Even at the age of 97, Patna’s Raj Kumar Vaishya is still keen to fulfill his dream of acquiring a post-graduation degree.
While appearing for MA exams from Nalanda Open University (NOU), Vaishya proved the adage that it’s never too late to learn and grow.
Vaishya taking up the exam ndtv
In his exams, Vaishya wrote in English and used 23 sheets in his MA Economics part one exam, an NOU official said.
Despite prevailing heat conditions, he sat for three hours in the examination centre like the others, most of them younger than his grand-children.
Vaishya had enrolled last year for an MA in economics for two reasons: to fulfil his long nurtured desire to get a Masters degree and to study economics to be able to understand why India has failed to solve problems like poverty, illiteracy and joblessness.
Now I am a step closer to fulfilling my dream, Vaishya had said. Born on April 1, 1920, in Uttar Pradesh’s Bareilly town, Mr Vaishya retired in 1980 as a general manager in a private firm in Koderma (now in Jharkhand).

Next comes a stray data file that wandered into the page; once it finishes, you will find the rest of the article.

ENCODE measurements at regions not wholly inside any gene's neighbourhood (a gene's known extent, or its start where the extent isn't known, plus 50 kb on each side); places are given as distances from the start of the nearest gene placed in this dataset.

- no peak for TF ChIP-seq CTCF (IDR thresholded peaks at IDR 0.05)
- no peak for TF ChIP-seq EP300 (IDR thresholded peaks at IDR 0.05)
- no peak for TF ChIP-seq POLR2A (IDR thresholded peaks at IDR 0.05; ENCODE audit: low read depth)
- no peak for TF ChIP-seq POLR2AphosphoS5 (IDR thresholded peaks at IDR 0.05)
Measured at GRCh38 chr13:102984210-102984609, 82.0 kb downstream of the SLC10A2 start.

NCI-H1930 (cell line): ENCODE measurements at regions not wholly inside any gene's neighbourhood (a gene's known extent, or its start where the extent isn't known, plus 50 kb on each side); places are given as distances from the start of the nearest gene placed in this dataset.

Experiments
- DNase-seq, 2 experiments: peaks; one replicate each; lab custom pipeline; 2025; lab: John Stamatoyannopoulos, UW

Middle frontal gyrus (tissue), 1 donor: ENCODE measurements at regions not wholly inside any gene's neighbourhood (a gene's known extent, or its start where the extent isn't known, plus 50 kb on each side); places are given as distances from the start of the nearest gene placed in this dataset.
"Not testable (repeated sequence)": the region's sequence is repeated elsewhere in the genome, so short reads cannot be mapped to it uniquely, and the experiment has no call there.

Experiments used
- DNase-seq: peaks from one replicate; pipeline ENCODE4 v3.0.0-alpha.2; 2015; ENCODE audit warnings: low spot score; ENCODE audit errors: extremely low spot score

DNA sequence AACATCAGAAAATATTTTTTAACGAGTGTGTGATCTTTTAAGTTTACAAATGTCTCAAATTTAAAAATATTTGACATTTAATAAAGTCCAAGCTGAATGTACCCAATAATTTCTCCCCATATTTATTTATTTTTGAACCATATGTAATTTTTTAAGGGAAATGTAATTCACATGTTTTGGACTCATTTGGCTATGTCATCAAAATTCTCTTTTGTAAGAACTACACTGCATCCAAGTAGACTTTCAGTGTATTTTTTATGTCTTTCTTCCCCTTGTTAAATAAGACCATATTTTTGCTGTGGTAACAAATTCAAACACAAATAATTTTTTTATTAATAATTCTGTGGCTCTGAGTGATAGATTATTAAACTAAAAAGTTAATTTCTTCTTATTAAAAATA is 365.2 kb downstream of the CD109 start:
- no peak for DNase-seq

Living with his second son and daughter-in-law in the posh Rajendra Nagar colony in Patna for the last 10 years after his wife’s death, Vaishya said the academic atmosphere in the house helped him make up his mind to study further.
His son Santosh Kumar, now in his early 70s, retired from the National Institute of Technology, Patna, whereas daughter-in-law Bharti S. Kumar, in her early 60s, retired as a professor from Patna University. Vaishya said his family supported him in pursuing further studies as his son teaches him mathematics and statistics. However, after post-graduation, Vaishya will not pursue a Ph.D.
According to university officials, Vaishya’s zeal was admirable and his initiative sent out a positive message in society, particularly among senior citizens.
Nalanda Open University officials give admission form to Raj Kumar Vaishya at his residence indiatoday
Vaishya loves reading books, newspapers, and magazines and is fond of TV serials like “Jodha Akbar”, “Razia Sultan” and “Maharana Pratap.” He can still read without spectacles and write fluently in Hindi and English with a steady hand.
He said he accepts everything as it happens. “Today tension kills more than anything else. People, particularly the young, should learn to live without stress.”